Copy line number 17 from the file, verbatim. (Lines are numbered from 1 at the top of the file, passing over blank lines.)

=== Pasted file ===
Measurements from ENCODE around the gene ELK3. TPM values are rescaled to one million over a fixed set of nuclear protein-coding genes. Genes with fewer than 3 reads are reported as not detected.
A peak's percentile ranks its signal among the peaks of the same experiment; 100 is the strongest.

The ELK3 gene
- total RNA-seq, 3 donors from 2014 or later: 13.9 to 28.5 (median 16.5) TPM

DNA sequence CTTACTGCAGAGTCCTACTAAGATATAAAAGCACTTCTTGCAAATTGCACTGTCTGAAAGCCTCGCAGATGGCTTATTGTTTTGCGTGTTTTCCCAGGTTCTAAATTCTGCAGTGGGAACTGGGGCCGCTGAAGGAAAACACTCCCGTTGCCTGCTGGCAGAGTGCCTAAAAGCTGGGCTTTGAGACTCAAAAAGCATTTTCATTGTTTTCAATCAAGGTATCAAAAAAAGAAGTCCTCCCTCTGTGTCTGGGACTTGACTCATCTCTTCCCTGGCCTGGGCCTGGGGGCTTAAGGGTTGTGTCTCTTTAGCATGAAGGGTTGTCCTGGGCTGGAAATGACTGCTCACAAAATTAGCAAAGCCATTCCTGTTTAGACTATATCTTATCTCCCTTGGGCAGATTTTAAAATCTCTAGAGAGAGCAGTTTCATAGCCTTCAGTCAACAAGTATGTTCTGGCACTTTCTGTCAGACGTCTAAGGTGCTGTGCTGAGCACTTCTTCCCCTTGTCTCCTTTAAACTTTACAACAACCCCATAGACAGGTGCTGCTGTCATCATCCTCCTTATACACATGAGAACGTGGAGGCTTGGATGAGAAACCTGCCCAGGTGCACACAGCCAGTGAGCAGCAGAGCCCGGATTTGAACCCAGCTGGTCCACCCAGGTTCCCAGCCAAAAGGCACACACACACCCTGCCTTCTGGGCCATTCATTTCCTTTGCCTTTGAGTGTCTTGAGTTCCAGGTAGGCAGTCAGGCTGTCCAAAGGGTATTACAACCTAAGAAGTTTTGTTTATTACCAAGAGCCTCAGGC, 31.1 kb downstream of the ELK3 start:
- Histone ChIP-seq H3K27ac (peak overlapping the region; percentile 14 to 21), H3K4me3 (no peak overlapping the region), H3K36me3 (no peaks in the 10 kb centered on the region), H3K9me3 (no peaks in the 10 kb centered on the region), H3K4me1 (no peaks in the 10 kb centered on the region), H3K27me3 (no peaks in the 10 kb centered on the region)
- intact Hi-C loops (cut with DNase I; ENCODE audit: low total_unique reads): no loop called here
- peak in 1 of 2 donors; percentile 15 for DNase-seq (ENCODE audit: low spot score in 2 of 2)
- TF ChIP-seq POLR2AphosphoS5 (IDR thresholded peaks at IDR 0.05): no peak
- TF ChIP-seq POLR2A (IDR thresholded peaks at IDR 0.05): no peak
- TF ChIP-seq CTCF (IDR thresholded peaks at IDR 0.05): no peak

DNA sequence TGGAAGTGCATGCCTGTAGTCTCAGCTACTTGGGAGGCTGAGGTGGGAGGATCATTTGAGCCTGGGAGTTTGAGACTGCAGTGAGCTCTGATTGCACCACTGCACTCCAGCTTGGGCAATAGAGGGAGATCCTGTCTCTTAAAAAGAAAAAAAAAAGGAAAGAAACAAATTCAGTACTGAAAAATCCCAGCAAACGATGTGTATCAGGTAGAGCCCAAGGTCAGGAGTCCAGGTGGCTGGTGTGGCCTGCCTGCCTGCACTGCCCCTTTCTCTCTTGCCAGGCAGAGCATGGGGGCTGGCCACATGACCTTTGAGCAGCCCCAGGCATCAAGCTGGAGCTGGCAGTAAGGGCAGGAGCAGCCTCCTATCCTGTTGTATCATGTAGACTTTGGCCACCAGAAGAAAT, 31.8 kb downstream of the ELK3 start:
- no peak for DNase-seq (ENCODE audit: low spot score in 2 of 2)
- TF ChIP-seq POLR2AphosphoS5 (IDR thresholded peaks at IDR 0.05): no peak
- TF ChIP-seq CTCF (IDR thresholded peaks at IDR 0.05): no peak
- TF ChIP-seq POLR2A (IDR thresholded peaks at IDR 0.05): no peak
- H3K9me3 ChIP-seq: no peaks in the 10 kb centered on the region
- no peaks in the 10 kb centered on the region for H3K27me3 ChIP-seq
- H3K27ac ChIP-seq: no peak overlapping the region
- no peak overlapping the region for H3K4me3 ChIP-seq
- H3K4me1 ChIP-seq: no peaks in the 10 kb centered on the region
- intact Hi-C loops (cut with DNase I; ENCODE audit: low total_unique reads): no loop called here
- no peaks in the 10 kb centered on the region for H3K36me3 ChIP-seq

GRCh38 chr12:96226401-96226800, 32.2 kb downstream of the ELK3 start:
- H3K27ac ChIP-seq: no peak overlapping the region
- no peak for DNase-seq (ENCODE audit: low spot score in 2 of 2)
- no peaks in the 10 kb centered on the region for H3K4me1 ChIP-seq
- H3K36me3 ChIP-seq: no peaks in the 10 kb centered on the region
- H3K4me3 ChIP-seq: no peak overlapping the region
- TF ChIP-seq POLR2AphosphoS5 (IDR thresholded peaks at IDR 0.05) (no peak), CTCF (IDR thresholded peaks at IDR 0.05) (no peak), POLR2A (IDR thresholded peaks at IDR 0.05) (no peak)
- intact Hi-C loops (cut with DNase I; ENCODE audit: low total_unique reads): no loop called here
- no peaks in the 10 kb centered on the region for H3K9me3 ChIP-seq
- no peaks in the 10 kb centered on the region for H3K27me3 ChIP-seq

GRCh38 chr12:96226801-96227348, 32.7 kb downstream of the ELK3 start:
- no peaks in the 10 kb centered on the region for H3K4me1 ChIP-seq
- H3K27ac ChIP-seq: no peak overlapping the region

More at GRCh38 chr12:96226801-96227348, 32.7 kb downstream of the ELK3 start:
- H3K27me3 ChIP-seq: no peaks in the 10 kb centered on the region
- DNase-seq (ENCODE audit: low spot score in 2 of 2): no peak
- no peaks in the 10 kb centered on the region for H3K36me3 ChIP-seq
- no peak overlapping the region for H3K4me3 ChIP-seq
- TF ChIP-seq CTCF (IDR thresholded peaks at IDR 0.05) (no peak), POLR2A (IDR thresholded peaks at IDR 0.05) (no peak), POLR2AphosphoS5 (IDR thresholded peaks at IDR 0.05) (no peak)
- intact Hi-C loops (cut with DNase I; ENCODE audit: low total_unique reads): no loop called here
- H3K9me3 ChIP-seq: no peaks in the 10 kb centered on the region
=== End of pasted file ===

- H3K9me3 ChIP-seq: no peaks in the 10 kb centered on the region